For those who did see Two-Faced Woman when it came out, the sight of Greta Garbo, a woman who built her whole career and mystique around 'wanting to be alone', dancing gaily to a rhumba beat must have been a bit of a shock. It certainly was to Time Magazine, whose review was scathing to say the least. Said Time of the film, "It was almost as shocking as seeing your mother drunk".
That quote happens to be a personal favorite of mine, one I like to use quite often (for example, in my review for the Doctor Who story Death in Heaven Part 2: Death in Heaven, with its flying Cybermen, transgendered Masters, and Cyber-Brigadiers among other scandals). Well, after all this time I had a chance to see Two-Faced Woman and see for myself whether all the shock was worth it.
What I saw was actors gamely trying their best but with material that really couldn't make things work. I saw that Garbo could play comedy, but Two-Faced Woman was simply the wrong material for her. In many ways, Garbo is simply too smart to play this dumb. It's unfortunate that this was her final film since it is a bad note to end on. It's also sad that she never made a comeback, but whether she wanted to or not...
Rakish Larry Blake (Melvyn Douglas) spies the lovely ski instructor Karin Borg (Garbo). She is unimpressed with Larry, but somehow they end up married. This doesn't sit well with Blake's publishing partner O.O. Miller (Roland Young) or Larry's on/off girl Griselda (Constance Bennett). Still, they appear very much in love...until Larry, somewhat mercurial, insists business comes first after declaring he wants to retire and live quietly with Karin. She is both confused and irritated by all this back-and-forth, so while Larry goes back to New York, Karin decides to stay in Idaho. This pleases Miller who instantly dislikes Karin and her ways.
Well, Karin thinks things better and decides to go to New York and surprise Larry. However, it's SHE who gets the surprise, as she spies Larry and Griselda at rehearsals for her new play, Nostalgia in Chromium. Karin wants to get away but is spied by Miller. With help from Miss Ellis (Ruth Morgan), Karin passes herself off as "Katharine" Borg, Karin's twin sister.
"Katharine" Borg charms Miller, and even Larry is befuddled, but soon gets wind that Katharine and Karin are the same. He decides to turn the tables and attempt to seduce his 'sister-in-law'. Eventually the confusion is resolved and Karin and Larry go back to Idaho and find their love stronger.
As I watched, I thought Two-Faced Woman would be a great vehicle for Carole Lombard, who was adept at playing somewhat scatterbrained ladies who were also quite witty. Garbo, as I said, could play comedy, as is evident in Ninotchka. However, the differences between Ninotchka and Two-Faced Woman were that in the former, Garbo was doing self-aware spoofing of her own image, that she had a witty and clever script to hold her, and the Lubitsch touch where things were classy as well as silly.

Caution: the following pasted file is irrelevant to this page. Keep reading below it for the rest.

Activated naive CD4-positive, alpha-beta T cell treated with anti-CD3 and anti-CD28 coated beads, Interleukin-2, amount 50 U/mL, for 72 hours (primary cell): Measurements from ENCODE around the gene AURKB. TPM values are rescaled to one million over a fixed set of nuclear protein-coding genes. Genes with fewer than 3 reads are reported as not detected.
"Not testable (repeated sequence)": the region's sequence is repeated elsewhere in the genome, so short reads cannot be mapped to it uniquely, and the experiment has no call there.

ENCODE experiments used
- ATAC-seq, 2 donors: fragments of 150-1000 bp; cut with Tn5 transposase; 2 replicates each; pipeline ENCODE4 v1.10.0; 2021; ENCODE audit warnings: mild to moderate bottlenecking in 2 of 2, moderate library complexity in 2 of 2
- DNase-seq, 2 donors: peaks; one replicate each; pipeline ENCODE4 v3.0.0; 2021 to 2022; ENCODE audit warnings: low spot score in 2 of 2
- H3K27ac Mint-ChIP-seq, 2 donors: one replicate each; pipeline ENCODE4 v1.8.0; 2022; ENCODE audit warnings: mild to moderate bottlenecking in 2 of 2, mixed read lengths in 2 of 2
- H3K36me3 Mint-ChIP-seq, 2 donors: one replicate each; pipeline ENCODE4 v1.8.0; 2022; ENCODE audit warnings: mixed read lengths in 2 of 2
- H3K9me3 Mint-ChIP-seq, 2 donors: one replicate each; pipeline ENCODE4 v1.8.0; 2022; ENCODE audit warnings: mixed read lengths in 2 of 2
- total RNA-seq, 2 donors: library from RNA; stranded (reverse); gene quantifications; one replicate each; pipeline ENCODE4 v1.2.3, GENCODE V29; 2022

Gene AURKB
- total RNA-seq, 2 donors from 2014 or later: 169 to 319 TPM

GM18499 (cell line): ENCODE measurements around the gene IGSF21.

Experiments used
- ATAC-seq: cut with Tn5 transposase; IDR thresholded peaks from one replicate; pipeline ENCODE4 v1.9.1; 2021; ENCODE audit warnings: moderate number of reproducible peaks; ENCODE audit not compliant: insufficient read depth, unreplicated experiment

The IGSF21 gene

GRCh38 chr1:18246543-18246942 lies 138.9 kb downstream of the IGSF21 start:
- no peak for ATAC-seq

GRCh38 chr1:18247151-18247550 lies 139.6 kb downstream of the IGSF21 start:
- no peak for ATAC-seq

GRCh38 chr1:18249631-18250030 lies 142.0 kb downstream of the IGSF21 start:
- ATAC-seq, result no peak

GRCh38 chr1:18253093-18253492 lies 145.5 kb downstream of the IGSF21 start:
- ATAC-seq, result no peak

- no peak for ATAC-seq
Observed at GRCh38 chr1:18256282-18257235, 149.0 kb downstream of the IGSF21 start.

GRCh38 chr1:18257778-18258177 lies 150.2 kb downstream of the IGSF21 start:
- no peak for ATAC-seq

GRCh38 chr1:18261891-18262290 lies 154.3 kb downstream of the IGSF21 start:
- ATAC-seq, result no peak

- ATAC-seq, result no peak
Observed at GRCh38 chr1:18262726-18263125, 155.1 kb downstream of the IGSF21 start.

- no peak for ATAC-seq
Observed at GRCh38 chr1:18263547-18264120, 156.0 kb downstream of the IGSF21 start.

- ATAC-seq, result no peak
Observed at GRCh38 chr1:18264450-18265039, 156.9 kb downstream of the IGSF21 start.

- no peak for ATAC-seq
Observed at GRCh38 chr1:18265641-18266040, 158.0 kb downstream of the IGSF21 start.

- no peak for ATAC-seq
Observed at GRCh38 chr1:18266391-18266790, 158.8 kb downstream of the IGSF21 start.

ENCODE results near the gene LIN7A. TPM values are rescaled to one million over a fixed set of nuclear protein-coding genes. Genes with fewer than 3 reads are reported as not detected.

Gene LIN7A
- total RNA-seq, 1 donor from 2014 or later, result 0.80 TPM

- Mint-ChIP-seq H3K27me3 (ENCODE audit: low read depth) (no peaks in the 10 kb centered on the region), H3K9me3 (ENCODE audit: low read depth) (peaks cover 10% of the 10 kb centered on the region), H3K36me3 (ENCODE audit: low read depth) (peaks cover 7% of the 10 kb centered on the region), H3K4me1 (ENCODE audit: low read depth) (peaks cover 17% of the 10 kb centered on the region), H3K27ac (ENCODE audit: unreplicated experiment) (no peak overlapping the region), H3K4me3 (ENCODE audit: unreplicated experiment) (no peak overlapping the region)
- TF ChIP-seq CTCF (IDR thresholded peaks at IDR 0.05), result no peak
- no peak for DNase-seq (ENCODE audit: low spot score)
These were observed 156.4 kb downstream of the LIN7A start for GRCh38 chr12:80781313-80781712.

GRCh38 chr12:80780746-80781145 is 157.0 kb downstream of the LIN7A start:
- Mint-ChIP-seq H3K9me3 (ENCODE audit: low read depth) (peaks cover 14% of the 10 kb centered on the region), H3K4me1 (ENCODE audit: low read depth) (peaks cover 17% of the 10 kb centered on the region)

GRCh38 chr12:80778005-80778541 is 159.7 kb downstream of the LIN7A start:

Two-Faced Woman didn't have any of that, and given that it was George Cukor who directed, it's more shocking (than seeing your mother drunk) to see how spectacularly Cukor failed. Take the scene where Griselda learns from Larry that he is married. Bennett's character screams in frustration at having lost her man and then tries to go back to the phone calmly to wish him congratulations. Everything in this scene is so forced and broad, that it isn't believable.
That really is Two-Faced Woman's biggest flaw: the comedy is so forced that it becomes too idiotic to believe. It's suppose to be screwball, but the pacing between the actors was not rapid-fire but almost hesitant, as if no one quite trusted the story.
It wasn't for lack of trying. Garbo especially looked like she wanted to make it all work, but again, in both her performance and her being she looked, behaved, and acted as is she (and to an extent, Karin) were simply too smart for all this. Karin was, or should have been, too smart for Larry (and bless Douglas, but no amount of charm could make Larry into anything more than a slightly repulsive cad). However, the magic that Garbo and Douglas had in Ninotchka failed here, probably because again, the story was simply too much for anyone to really make believable (except, perhaps, Lombard). About the only person to come out of this was Gordon as Miss Ellis, who seemed to understand that one should either overplay things (as Bennett did) or try to be smarter than the material (Garbo and Douglas).
Perhaps if the story had been reworked to where Garbo is pursued by Douglas and she invents a freewheeling sister to test him and then he was in on it and they go at it with gusto, Two-Faced Woman could have been funnier. It would have helped to have had Cukor bring a faster pace to the proceedings.
About the only real highlight is the Chico-Choca dance number, which shows that Greta Garbo could cut a rug with the best of them. Here, things appear to liven up a bit because we aren't concerned with anything other than having fun.
Perhaps if the film had taken THAT route, Garbo could have made more films.
Again, Two-Faced Woman was a nice try, but not even the Great Greta Garbo could make us care about either face.